Dmitry Orlov sits with the other scratches during Saturday's Bears game

Dima sits with the other Bears scratches during Saturday’s Bears game. (Photo credit: Katie Stansbery)

When Dmitry Orlov came out of the tunnel for the AHL Showcase game last month, he was excited to see fans back at Verizon Center. It was the reason why, in his opinion, he played the best hockey of his season. The AHL gamesheet says that the 21-year-old defenseman recorded two shots on goal that first period, but Dima remembered it being closer to four or five.

Unfortunately, as he confirmed to me on Saturday night during the first intermission of the Bears/Senators game, Orlov suffered an injury after absorbing a hit from Emerson Etem. Due to team policy, Orlov would not reveal the nature or location of his injury.

After spending two weeks recovering, Orlov has begun riding an exercise bike and lifting weights. According to Hershey Bears head coach Mark French, Orlov is close to getting back on the ice for practice again.

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Marcus Johansson at a Karlskoga gas station

“Uhhh, can somebody pick me up?” (Photo credit: VF-Sport)

After sixteen straight hours of negotiations, the NHL and NHLPA agreed to the framework of a new CBA at 5:45AM Sunday morning, effectively ending the lockout. Across the globe in Sweden, Washington Capitals forward Marcus Johansson, who had been playing for BIK Karlskoga of the second-tier HockeyAllsvenskan league, was on the bus heading towards Skåne for his team’s game against Malmö on Monday.

As Johansson and the team received word the lockout was over, the bus immediately pulled over at a Karlskoga gas station and dropped Johansson off. “It all happened very quickly,” cracked Johansson to the Swedish website VF-Sport (Värmlands Folkblad) an hour later.

Below, the jump, Jacob Ware (@JacobWare95) translates Johan Eriksson’s full conversation with Mojo, as the Capital travels home to Karlstad.

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This is a Garage League and Other Lockout Lessons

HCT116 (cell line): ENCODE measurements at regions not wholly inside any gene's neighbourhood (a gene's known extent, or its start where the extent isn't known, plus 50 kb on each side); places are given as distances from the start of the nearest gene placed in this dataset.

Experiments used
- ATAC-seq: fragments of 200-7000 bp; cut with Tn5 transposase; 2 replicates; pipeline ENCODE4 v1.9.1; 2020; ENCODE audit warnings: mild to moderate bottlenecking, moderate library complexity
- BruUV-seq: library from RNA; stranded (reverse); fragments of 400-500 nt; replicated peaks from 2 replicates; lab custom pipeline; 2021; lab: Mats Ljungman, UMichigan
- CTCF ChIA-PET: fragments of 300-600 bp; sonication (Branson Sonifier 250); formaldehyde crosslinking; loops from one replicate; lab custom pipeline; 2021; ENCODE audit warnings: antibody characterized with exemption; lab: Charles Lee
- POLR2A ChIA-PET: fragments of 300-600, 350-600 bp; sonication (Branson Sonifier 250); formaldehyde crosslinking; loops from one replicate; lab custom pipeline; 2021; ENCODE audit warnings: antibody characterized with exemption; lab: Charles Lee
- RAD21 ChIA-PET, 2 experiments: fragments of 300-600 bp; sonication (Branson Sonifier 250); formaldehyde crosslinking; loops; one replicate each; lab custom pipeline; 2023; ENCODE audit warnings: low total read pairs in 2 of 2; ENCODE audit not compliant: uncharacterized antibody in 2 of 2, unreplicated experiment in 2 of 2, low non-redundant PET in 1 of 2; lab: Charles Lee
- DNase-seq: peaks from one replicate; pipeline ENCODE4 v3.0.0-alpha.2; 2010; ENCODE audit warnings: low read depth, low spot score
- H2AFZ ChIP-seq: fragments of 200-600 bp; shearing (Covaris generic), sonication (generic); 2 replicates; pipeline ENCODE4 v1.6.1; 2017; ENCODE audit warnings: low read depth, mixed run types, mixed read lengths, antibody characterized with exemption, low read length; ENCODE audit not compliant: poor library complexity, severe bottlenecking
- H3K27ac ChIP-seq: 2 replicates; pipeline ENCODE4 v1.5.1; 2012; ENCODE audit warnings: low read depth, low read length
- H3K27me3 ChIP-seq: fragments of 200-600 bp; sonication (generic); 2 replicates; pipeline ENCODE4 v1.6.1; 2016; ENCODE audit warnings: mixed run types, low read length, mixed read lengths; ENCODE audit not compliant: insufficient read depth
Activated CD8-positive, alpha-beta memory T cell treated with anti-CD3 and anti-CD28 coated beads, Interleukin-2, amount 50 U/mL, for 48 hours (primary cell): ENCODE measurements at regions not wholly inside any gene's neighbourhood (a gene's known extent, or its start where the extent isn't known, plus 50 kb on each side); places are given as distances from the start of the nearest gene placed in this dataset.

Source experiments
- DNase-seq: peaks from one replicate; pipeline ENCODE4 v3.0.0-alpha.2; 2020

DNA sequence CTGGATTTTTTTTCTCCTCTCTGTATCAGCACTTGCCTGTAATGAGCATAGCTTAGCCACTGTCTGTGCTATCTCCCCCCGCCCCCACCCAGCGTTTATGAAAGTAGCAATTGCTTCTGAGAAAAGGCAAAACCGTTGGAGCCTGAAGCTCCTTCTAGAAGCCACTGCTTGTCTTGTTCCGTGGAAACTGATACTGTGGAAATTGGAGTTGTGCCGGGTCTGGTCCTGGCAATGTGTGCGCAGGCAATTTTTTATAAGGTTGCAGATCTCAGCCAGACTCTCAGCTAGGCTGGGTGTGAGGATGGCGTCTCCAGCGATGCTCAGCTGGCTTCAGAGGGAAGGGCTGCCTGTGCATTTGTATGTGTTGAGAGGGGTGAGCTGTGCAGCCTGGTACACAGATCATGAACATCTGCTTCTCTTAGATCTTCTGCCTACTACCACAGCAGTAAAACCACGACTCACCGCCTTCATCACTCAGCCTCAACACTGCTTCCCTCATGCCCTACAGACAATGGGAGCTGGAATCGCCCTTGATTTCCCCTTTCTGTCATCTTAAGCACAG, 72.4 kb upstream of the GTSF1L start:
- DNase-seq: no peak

Ted Leonsis

I guess it’s appropriate to start by saying that we’re all unimaginably happy about the return of hockey. That said, we’ve learned a lot over the four-month lockout, and this seems like the appropriate time to take stock.

Lesson 1: Mario Lemieux was right

The NHL is a garage league. I’m not talking about riff-raff players spoiling up the staid finesse hockey of a bygone era; I’m talking about business competence. Since my adolescence, the NHL has lost part or all of three seasons. Fans who have been following hockey for a decade have seen 20% of that time obscured or obliterated by lockouts.

Imagine running a business where you do work 80% of the time. The rest of the time you’re struggling to master a skill most functionally social humans learn in kindergarten: sharing. Your business plan is flawed.

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The NHL Lockout’s Over!!Q!!E!~AFDSAFLKJAS

Our long national nightmare is over!  Everyone is reporting that a shortened NHL season will finally begin this month .

We have weathered the storm. We have emerged from the long, dark tunnel that is a hockeyless autumn. We have been sometimes patient and sometimes irascible. We have lobbed verbal grenades and made empty threats. We have considered watching basketball and then thought better of it.

In front of us: hockey. Ovechkin, Backstrom, Green, Holtby, and the rest. We’re filled with excitement, relief, and a sense of unity with the city of Pittsburgh that we desperately hope is fleeting.

There’s a lot to do, but for now let’s celebrate! QOEWUWFBIQWUWUF *&@IR@#B#RI QWD

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